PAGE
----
Contact lenses can be great. They don’t fog up, they don’t get in the way – and they match your outfit, whatever you’re wearing!
But they have their downsides, too. They take a lot more care than glasses, for instance, and they can be tricky to put in. And, if you have dry eye, they can feel quite uncomfortable.1
Having dry eye doesn’t always mean you’ll have to stop wearing contacts, though.
From changing the type of lens you wear to making small lifestyle changes, there are lots of things you can try. Even changing your contact lens cleaning fluid might provide a solution!
Do contact lenses dry your eyes?
Yes, they can, if worn for long periods of time.1
Dry and itchy eyes are common anyway – up to 100 million people around the world are thought to have dry eye,2 including 1 in 4 in the UK.3
It can be more severe if you wear contacts though, and they dry out,4 with up to half of contact lenses wearers saying that their eyes are dry and uncomfortable, particularly at the end of the day.5
In fact, dry eye is one of the biggest reasons people stop wearing contacts altogether.5
What are dry eyes?
Like its name suggests, dry eye is a condition where the eyes are drier than they should be. This can be because they don’t make enough tears or the tears they do make evaporate too quickly.
The signs and symptoms of dry eye usually affect both eyes and can include itchiness, redness, a burning sensation, watery eyes, heavy feeling eyes, blurry vision, a gritty feeling, sensitivity to light and eye strain.6,7
Why do contact lenses dry your eyes?
It’s all about oxygen!
Our eyes need to breathe to stay healthy and they grab oxygen from the air around them. The oxygen then enters the eye through the cornea – the clear bit that covers the coloured part of your eye and your pupil.9
But contact lenses sit on the cornea – and so can stop the oxygen in its tracks.10
Contacts can also stop our tears from working properly to keep our eyes nice and moist. This means our contacts can chafe a bit – leaving our eyes feeling dry and uncomfortable.11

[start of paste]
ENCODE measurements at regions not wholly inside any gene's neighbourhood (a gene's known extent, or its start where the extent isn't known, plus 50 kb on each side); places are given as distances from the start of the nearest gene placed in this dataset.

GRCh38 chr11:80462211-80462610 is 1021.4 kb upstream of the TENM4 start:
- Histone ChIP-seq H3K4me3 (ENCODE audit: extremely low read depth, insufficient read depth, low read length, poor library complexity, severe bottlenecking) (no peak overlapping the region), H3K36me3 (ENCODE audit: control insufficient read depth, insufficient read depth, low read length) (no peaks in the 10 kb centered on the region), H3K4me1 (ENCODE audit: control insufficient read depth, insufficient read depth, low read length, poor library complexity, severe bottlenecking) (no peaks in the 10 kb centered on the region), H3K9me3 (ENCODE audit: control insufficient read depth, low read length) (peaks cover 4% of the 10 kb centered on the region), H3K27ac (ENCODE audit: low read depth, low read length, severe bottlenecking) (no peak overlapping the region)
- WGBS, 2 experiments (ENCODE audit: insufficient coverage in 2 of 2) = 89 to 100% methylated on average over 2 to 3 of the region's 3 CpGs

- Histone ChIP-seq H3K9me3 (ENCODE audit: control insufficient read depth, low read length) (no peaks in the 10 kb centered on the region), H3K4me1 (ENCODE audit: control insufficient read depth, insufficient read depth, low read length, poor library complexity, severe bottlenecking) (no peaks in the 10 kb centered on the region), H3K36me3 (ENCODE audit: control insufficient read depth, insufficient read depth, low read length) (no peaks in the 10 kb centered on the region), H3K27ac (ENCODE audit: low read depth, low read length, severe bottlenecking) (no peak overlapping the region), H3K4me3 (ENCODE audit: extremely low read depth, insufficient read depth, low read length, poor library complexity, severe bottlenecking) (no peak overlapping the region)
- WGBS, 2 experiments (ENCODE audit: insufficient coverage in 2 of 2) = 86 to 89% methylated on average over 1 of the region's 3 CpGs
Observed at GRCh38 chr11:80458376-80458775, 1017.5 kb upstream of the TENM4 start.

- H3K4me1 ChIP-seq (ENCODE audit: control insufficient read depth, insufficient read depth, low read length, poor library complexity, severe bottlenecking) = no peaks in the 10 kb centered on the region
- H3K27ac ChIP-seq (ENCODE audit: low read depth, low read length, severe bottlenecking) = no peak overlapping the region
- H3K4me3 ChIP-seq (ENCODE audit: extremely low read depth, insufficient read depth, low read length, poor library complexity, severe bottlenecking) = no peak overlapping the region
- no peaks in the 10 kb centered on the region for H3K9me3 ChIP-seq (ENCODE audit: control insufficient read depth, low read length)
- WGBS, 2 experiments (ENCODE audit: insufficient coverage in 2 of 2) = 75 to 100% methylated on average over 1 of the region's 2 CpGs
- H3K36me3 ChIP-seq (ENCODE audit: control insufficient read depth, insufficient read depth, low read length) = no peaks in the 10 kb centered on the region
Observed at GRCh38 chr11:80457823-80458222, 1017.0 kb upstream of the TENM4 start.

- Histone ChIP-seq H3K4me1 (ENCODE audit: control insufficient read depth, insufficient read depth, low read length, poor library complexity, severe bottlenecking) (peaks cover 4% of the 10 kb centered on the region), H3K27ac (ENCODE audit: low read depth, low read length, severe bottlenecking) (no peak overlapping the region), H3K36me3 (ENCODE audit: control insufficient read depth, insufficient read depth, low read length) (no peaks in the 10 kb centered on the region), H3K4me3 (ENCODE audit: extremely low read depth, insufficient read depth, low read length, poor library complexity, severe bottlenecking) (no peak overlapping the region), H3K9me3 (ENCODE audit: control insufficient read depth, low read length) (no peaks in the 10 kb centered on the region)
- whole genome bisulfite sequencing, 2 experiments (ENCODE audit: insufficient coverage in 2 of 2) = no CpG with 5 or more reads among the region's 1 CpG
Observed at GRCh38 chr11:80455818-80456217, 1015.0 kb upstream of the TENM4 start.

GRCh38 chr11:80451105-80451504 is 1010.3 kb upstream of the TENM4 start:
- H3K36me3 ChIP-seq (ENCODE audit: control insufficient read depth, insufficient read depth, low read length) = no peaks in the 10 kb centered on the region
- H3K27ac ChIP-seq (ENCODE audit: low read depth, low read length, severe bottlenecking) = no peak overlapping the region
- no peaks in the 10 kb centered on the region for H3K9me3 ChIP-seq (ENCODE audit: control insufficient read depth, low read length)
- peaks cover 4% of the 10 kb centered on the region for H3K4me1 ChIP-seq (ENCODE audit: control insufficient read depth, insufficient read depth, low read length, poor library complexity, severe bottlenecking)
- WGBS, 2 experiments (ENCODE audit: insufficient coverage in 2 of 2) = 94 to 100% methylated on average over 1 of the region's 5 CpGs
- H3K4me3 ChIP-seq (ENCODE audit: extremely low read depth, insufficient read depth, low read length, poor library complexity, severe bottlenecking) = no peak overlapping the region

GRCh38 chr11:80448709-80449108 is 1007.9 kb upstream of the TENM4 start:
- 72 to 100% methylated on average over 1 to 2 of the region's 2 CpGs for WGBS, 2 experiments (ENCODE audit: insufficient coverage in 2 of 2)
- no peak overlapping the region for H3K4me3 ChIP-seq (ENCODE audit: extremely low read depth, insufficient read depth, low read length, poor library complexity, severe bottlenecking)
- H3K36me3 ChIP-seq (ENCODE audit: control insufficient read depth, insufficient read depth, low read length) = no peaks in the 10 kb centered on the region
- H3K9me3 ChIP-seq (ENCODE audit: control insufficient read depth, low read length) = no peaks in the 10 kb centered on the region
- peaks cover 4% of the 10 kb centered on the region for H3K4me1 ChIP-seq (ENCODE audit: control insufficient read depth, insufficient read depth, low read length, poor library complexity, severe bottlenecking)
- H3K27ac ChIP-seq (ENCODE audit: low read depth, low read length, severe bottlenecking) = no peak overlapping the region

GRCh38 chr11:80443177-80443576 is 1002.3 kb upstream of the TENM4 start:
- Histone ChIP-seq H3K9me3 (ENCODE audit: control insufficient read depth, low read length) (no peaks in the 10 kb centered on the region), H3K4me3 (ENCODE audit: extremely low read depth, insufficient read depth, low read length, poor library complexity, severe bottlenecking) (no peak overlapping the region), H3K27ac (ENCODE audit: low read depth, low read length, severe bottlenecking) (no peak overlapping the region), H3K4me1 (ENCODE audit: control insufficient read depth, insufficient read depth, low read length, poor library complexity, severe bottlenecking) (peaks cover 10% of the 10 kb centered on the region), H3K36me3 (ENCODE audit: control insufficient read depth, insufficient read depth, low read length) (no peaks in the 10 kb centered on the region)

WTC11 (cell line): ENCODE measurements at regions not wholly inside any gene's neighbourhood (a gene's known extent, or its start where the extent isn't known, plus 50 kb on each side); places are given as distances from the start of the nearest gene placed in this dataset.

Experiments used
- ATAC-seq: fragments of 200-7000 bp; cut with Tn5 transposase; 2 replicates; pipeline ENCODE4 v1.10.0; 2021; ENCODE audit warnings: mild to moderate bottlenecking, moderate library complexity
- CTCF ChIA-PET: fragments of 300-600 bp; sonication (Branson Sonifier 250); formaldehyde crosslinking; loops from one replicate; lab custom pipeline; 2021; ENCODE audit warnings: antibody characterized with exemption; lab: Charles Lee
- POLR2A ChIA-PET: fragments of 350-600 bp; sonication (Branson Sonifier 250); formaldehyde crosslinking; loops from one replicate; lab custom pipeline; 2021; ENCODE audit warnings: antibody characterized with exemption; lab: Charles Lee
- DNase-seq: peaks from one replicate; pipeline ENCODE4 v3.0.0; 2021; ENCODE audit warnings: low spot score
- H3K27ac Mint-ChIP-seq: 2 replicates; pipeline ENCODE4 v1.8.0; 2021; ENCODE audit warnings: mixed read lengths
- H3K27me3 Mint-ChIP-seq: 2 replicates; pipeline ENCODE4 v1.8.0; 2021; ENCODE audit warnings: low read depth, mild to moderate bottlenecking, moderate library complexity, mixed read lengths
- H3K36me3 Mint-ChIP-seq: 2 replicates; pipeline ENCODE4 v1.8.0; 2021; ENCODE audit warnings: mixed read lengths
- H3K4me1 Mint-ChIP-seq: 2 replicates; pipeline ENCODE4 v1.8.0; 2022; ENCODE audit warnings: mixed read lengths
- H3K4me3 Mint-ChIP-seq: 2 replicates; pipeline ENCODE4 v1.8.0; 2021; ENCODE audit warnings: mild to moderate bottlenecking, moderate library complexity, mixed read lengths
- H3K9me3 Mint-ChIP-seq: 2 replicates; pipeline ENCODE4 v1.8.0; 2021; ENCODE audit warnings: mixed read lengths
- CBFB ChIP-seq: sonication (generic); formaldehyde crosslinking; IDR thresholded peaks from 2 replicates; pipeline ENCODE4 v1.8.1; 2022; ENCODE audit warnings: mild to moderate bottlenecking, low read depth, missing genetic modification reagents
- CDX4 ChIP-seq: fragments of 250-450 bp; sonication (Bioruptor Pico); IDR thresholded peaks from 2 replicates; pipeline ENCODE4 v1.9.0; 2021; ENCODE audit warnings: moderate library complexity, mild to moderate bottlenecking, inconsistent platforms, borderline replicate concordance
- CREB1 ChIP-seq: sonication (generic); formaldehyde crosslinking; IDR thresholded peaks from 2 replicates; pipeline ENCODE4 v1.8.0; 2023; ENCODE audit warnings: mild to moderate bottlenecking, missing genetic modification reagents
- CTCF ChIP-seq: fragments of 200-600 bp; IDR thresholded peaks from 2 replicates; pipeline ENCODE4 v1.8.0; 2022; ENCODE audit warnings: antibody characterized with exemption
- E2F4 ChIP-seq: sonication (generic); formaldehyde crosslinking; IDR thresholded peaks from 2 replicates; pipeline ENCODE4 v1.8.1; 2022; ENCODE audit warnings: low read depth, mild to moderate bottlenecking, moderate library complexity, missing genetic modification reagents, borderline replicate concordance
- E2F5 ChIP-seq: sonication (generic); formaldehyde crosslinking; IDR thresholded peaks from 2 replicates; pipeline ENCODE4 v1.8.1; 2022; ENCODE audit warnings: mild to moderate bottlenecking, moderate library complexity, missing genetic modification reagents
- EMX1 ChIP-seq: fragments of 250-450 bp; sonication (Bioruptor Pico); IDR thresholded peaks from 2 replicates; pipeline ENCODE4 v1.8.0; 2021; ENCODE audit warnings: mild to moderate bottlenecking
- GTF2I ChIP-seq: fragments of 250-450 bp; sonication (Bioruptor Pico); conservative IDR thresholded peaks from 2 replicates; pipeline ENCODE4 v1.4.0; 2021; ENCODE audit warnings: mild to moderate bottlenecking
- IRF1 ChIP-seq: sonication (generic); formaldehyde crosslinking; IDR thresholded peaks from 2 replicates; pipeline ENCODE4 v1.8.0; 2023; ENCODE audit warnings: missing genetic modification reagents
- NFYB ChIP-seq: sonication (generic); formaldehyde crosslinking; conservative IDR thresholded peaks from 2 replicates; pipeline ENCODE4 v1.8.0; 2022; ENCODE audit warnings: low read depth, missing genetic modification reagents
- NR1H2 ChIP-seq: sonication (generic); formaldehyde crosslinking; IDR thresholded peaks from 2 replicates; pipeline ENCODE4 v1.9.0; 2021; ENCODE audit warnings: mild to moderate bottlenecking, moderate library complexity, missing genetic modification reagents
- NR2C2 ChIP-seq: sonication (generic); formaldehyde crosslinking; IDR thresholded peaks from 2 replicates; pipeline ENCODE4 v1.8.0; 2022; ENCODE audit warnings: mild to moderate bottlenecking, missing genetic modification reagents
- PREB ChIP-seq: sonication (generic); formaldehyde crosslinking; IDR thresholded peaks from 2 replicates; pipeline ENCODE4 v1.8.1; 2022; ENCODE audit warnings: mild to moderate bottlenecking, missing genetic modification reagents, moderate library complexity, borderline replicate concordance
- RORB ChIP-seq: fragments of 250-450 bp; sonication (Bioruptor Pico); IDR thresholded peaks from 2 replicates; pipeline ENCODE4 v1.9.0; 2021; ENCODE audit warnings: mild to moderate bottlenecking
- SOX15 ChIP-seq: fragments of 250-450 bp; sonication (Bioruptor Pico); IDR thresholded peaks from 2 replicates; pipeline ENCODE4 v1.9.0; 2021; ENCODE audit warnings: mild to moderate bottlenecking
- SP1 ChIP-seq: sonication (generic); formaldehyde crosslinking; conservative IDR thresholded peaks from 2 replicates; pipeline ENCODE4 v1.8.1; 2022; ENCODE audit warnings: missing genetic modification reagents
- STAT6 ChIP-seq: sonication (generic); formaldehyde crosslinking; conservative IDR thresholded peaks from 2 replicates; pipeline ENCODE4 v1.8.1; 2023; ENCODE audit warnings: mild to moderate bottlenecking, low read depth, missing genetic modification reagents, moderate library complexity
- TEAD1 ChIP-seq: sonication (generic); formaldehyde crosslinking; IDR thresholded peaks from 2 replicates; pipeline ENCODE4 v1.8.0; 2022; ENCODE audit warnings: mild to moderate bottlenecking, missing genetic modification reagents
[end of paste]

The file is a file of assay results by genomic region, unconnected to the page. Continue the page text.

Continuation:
Can I wear contact lenses with dry eyes?
If you have dry eyes, whether they are caused by your contacts or something else (maybe you haven’t been getting enough sleep12 or work’s so busy that you barely get a break from your computer screen6), wearing your contacts might be the last thing you want to do.
But not all contacts are the same. Why not see if another type works better for you?
Which contact lenses should I wear if I have dry eyes?
There are lots of things you can try here. Look at:
- The material your lenses are made from. Soft lenses tend to be better for dry eye and ones made from silicone hydrogel let more oxygen pass through and so may be particularly comfy.13
- How much of the lens is made up of water. Contact lenses have different water contents (it’s given as a %) – and those with a high content might make dry eye worse.13
- The size of your lenses. Contact lenses are normally just big enough to sit on your cornea – the clear bit that covers the coloured part of your eye and lets oxygen in. Special lenses called scleral lenses are bigger and sit on the white of your eye, without touching the cornea,14 and so you might find them comfier.1
Your optician will be able to tell you more about your options and help you work out which type of lens suits you best.
Are daily contact lenses better for dry eyes?